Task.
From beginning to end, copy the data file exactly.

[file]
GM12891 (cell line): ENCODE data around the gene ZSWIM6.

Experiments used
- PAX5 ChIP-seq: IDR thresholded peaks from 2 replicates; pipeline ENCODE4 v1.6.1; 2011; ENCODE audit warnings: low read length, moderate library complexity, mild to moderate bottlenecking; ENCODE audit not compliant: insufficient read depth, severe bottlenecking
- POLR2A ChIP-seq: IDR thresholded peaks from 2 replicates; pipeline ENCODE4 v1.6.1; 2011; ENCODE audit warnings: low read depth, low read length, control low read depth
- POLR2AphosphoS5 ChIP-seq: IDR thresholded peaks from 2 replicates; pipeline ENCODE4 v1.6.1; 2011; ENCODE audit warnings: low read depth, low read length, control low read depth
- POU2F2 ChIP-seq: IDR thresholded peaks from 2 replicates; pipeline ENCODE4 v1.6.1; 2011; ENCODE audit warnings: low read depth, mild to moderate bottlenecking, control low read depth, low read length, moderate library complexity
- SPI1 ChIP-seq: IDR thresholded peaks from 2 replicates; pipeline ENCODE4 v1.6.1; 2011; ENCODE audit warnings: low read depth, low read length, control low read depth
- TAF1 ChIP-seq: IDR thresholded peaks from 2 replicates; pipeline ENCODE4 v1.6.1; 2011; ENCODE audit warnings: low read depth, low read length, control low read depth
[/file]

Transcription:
GM12891 (cell line): ENCODE data around the gene ZSWIM6.

Experiments used
- PAX5 ChIP-seq: IDR thresholded peaks from 2 replicates; pipeline ENCODE4 v1.6.1; 2011; ENCODE audit warnings: low read length, moderate library complexity, mild to moderate bottlenecking; ENCODE audit not compliant: insufficient read depth, severe bottlenecking
- POLR2A ChIP-seq: IDR thresholded peaks from 2 replicates; pipeline ENCODE4 v1.6.1; 2011; ENCODE audit warnings: low read depth, low read length, control low read depth
- POLR2AphosphoS5 ChIP-seq: IDR thresholded peaks from 2 replicates; pipeline ENCODE4 v1.6.1; 2011; ENCODE audit warnings: low read depth, low read length, control low read depth
- POU2F2 ChIP-seq: IDR thresholded peaks from 2 replicates; pipeline ENCODE4 v1.6.1; 2011; ENCODE audit warnings: low read depth, mild to moderate bottlenecking, control low read depth, low read length, moderate library complexity
- SPI1 ChIP-seq: IDR thresholded peaks from 2 replicates; pipeline ENCODE4 v1.6.1; 2011; ENCODE audit warnings: low read depth, low read length, control low read depth
- TAF1 ChIP-seq: IDR thresholded peaks from 2 replicates; pipeline ENCODE4 v1.6.1; 2011; ENCODE audit warnings: low read depth, low read length, control low read depth